Rdio snubs 'second rate' Indies

Kazaa founders now in bed with majors


Exclusive So much for the rebels socking it to The Man. The would-be "Spotify-killer" music service unveiled yesterday by former Kazaa founders Niklas Zennstrom and Janus Friis is happy to be owned by major labels. But Rdio won't extend the same offer to the Indie sector, The Register has learned.

As with Spotify, the majors (Universal, Sony, Warners and EMI) were offered equity in the music startup. But Rdio has refused independent representative Merlin the same courtesy of an equity stake - even though the label negotiates on behalf of a significant share of the market, effectively declaring that it considers indie music 'second rate'.

Individual indie labels can still negotiate licenses with Rdio, but Merlin was created as a "fifth major" to negotiate collectively on their behalf.

Labels take equity in music startups when they're leery about their ability to make money. Which is most of the time. The tech company typically gets preferential royalties from the deal. But it's a mixed blessing for the startup, and some have overpaid and seen most of their equity swallowed up by fees to majors. And managers and individual artists aren't happy about the transparency - since there isn't really any.

But by excluding independents from such deals, the four majors risk accusations that they're acting as a cartel, and closer regulatory scrutiny. The Big Four snubbed eMusic for years because the service insisted upon selling DRM-free downloads. Three of the four still do.

Zennstrom and Friis aren't short of a bob or two. They personally pocketed $510m after selling Skype to eBay, but were then able to buy back a stake in the company last year, after eBay finally decided to get shot.

Merlin hadn't responded to our request for comment in time for publication; if they do we'll let you know. ®

Bootnote

Yesterday we described Kazaa as a poor clone of the Gnutella code released in 2000 by Justin Frankel of Winamp fame. There was one good thing to come out of Kazaa, though. Anthony Rose joined Project Cartel as CTO earlier this year.


Other stories you might like

  • Despite 'key' partnership with AWS, Meta taps up Microsoft Azure for AI work
    Someone got Zuck'd

    Meta’s AI business unit set up shop in Microsoft Azure this week and announced a strategic partnership it says will advance PyTorch development on the public cloud.

    The deal [PDF] will see Mark Zuckerberg’s umbrella company deploy machine-learning workloads on thousands of Nvidia GPUs running in Azure. While a win for Microsoft, the partnership calls in to question just how strong Meta’s commitment to Amazon Web Services (AWS) really is.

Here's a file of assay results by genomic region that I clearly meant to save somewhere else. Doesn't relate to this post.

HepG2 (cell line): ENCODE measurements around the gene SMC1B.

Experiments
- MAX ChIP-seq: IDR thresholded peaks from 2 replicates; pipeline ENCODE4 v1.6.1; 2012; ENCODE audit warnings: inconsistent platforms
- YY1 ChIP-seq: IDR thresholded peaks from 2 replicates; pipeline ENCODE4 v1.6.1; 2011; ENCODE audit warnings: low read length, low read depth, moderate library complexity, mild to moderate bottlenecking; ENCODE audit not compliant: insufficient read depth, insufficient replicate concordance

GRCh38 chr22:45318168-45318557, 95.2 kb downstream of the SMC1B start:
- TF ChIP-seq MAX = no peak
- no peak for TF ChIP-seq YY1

Back in those long-gone days of December, Meta named AWS as its “key long-term strategic cloud provider." As part of that, Meta promised that if it bought any companies that used AWS, it would continue to support their use of Amazon's cloud, rather than force them off into its own private datacenters. The pact also included a vow to expand Meta’s consumption of Amazon’s cloud-based compute, storage, database, and security services.

    Continue reading
  • Atos pushes out HPC cloud services based on Nimbix tech
    Moore's Law got you down? Throw everything at the problem! Quantum, AI, cloud...

    IT services biz Atos has introduced a suite of cloud-based high-performance computing (HPC) services, based around technology gained from its purchase of cloud provider Nimbix last year.

    The Nimbix Supercomputing Suite is described by Atos as a set of flexible and secure HPC solutions available as a service. It includes access to HPC, AI, and quantum computing resources, according to the services company.

    In addition to the existing Nimbix HPC products, the updated portfolio includes a new federated supercomputing-as-a-service platform and a dedicated bare-metal service based on Atos BullSequana supercomputer hardware.

    Continue reading
  • In record year for vulnerabilities, Microsoft actually had fewer
    Occasional gaping hole and overprivileged users still blight the Beast of Redmond

    Despite a record number of publicly disclosed security flaws in 2021, Microsoft managed to improve its stats, according to research from BeyondTrust.

    Figures from the National Vulnerability Database (NVD) of the US National Institute of Standards and Technology (NIST) show last year broke all records for security vulnerabilities. By December, according to pentester Redscan, 18,439 were recorded. That's an average of more than 50 flaws a day.

    However just 1,212 vulnerabilities were reported in Microsoft products last year, said BeyondTrust, a 5 percent drop on the previous year. In addition, critical vulnerabilities in the software (those with a CVSS score of 9 or more) plunged 47 percent, with the drop in Windows Server specifically down 50 percent. There was bad news for Internet Explorer and Edge vulnerabilities, though: they were up 280 percent on the prior year, with 349 flaws spotted in 2021.

    Continue reading

Biting the hand that feeds IT © 1998–2022